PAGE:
Binding a quilt is the final step in finishing. Before you bind, you need to somehow “quilt” your quilt. This means to attach the front and back, with batting in between. I usually machine quilt (or have someone else do it) my quilts these days. There are good tutorials for that here, here, and here. If you are going to machine-quilt you should use batting like Warm & Natural or Hobb’s Heirloom. I usually use a poly-cotton blend.
If you are going to hand quilt you need to use a lighter batting or your wrists will hate you.
Once your quilting is finished you are ready to bind the quilt.
First step is to trim your excess batting. I personally like to trim right to the quilt’s edge. Using a long quilter’s ruler and your rotary blade will give you the best results.
To finish this 42″ x 42″ baby quilt you will need 168″ of continuous binding. (In this post I’m going to show you the easiest way to accomplish that first – using straight-cut binding. We’ll discuss bias-cut binding in a little bit. )
If you need more binding fabric for a bigger quilt, find the perimeter measurement (outside measurement in linear inches) for your quilt and divide that number by 42. (42″ being the width of the fabric you are cutting from.) That is the number of strips you will need. If the answer is 7.6833 – you will need 8 strips. So you need 8 strips at 2.5″ wide, so you need a total of 20″ (just over half a yard.) Does that make sense?
Fabric requirements for this baby quilt is 10″ (just over a 1/4 of a yard.) If your quilt store is nice, you could ask if they’ll cut you 10″. If not, ask for 3/8 yard.
You need to cut FOUR 2 1/2″ strips along the width of the fabric. (To cut strips from the end of a piece of yardage, make sure that you line up the fold of the fabric along a straight line or edge of the mat. This way when you cut your 2 1/2″ strips, they will be straight- not v-shaped.)
Then take your strip and starting in the middle of one side of the FRONT of the quilt, leaving about 4 inches unpinned, pin your strip to the edge – with raw edges of the binding strip next to the raw edge of the quilt. (Pinning the binding before hand will make your sewing much faster and keep your quilt edge from getting wavy.)
You should have a little triangle flap between two 45 degree-angled pins. This is called “mitering your corners.” Pretty nifty, huh? This is going to be a snap to sew and will look so fancy when you’re done!
When the strip gets back around to the beginning fold the ends down so that the strips meet-up. Press with your iron to make a crease at both folds.
Press that final seam open, fold in half like the rest of the binding and pin raw edges to the raw edge of the quilt. Now you’re ready to sew the binding to the quilt.
Starting in the middle of one of the sides, sew the binding to the quilt using the edge of your presser foot (1/4″ seam allowance) as your guide.
I would highly recommend a walking foot at this point as it will make your edge a little nicer, but if this is your first quilt or you don’t plan on making a lot of them, a walking foot can be a pricey investment. Your regular foot will work well-enough.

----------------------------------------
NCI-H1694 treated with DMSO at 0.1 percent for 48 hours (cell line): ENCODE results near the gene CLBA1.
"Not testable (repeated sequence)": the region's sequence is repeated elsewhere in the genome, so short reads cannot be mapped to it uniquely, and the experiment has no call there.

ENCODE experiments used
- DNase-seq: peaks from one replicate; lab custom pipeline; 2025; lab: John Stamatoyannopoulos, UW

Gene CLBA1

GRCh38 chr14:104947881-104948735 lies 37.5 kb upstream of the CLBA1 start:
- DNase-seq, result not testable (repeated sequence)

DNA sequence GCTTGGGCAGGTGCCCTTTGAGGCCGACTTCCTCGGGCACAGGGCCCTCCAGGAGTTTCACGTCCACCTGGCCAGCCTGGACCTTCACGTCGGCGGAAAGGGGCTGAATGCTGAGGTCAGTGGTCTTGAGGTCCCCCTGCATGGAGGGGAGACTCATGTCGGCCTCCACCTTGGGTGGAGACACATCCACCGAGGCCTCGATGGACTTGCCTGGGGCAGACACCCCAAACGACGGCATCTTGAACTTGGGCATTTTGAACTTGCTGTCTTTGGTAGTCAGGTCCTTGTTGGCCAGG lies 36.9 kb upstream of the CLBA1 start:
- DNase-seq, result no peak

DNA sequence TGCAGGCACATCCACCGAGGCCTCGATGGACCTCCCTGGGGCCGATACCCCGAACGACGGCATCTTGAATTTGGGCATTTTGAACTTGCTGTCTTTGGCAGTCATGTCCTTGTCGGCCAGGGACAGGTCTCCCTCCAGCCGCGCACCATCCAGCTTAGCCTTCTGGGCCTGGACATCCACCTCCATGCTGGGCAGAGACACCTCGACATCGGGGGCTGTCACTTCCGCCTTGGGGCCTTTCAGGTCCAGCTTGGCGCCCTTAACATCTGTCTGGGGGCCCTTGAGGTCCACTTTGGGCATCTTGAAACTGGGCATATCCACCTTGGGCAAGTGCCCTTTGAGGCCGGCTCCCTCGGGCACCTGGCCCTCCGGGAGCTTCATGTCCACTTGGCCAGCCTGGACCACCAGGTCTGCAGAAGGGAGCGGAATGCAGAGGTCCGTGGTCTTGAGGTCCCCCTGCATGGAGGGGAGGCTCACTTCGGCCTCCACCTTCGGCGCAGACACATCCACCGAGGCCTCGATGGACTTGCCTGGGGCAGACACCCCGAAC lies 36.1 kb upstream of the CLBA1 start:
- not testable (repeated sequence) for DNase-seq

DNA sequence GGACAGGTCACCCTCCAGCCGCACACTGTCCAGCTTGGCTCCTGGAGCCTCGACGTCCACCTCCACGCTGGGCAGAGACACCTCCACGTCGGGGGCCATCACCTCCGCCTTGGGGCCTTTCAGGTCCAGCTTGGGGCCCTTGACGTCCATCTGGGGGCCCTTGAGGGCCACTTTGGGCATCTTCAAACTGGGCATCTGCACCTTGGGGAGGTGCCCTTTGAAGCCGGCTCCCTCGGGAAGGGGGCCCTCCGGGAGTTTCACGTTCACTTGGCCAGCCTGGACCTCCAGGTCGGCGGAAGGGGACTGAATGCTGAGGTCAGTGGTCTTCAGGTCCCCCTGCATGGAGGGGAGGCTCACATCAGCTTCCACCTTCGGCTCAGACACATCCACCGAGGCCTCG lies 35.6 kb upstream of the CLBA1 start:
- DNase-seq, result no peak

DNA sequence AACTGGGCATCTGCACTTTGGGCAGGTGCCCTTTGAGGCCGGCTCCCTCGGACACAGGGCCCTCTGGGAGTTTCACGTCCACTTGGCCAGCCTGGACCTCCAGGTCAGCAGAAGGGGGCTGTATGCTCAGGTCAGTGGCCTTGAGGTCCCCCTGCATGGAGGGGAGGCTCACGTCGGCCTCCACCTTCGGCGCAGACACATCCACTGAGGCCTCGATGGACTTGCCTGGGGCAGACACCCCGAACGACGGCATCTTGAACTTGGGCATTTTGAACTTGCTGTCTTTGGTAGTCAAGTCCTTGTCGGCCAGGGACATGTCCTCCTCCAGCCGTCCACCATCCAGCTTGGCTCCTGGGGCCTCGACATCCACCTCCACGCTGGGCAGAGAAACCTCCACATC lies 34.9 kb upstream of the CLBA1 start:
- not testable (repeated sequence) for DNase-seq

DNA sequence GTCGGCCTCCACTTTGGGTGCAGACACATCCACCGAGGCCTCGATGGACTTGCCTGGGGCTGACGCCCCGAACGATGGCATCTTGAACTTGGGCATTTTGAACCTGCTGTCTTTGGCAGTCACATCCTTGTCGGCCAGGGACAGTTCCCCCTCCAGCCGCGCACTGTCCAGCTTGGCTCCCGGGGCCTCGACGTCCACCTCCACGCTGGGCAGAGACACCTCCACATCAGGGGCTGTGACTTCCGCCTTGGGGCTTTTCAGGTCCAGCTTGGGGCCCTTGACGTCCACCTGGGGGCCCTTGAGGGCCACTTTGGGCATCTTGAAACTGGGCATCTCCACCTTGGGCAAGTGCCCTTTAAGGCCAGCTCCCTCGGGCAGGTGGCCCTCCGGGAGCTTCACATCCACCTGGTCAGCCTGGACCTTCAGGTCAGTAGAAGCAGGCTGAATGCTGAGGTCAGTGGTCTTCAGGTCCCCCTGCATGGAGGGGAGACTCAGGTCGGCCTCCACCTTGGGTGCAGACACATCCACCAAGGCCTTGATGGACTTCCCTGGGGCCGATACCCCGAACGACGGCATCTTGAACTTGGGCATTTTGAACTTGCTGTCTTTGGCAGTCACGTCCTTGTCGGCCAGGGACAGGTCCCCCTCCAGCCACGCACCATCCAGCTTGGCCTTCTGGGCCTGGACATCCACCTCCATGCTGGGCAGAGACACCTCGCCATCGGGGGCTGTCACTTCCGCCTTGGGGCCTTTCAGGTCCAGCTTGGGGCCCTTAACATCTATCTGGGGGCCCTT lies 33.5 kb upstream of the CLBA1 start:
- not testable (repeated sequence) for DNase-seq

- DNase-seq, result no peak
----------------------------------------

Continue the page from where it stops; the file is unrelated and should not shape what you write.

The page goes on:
When you get to the corner sew right up to the first corner pin. This should be about 1/4″ away from the edge of the quilt. Lift the foot and needle and turn the quilt. You don’t need to break the thread. *Important* Now, flip the little triangle flap so it lies the other direction. (See photo)
Begin sewing the next side at the very edge and continue with the 1/4″ seam allowance. (I know, some of you are panicking that I left my pins in. I just do that and seem to not break too many needles.)
When you have finished sewing all four sides, fold the folded edge of the binding over to the back of the quilt and pin it down, using those same pins. (You could also use those metal clips that look like hair clips if you don’t like the idea of hauling something around that could potentially impale you.)
Now it is hand sewing time. Please don’t get scared by this. It is so much easier and faster than you think – just put in a good movie, do some mindless sewing, and you’re done in no time – especially on this little baby quilt. This is another reason I pin (or clip) all at once before I start sewing. Makes the work so much faster.
(For this part of the demonstration I used white thread so you could see what’s happening. When I bound the quilt for real, I used brown thread to hide my stitches.)
Tie a knot at one end of your thread and pull through the backing fabric, under your folded-down binding, then bring the needle through the very bottom edge of the bias strip and tack it down on the backing fabric, right underneath where the needle came through. Then slide the needle through the backing fabric, behind the binding strip bringing the needle out the bottom edge again. This creates a blind stitch. Repeat!
Technically, bias binding is a more durable binding because the grain of the fabric is running diagonally in stead of parallel to the edge of the quilt. (Don’t worry if it doesn’t make sense, just trust me on this one.) It also has more stretch – good for scalloped or rounded borders. (But for this reason, a bias binding does much better with a walking foot.)
It also looks nice with strips and checks.
Once the bias strip is pieced, use the same method as above to sew the binding to the quilt.
And there you go.
And voila! Here is the finished Charm-square baby quilt!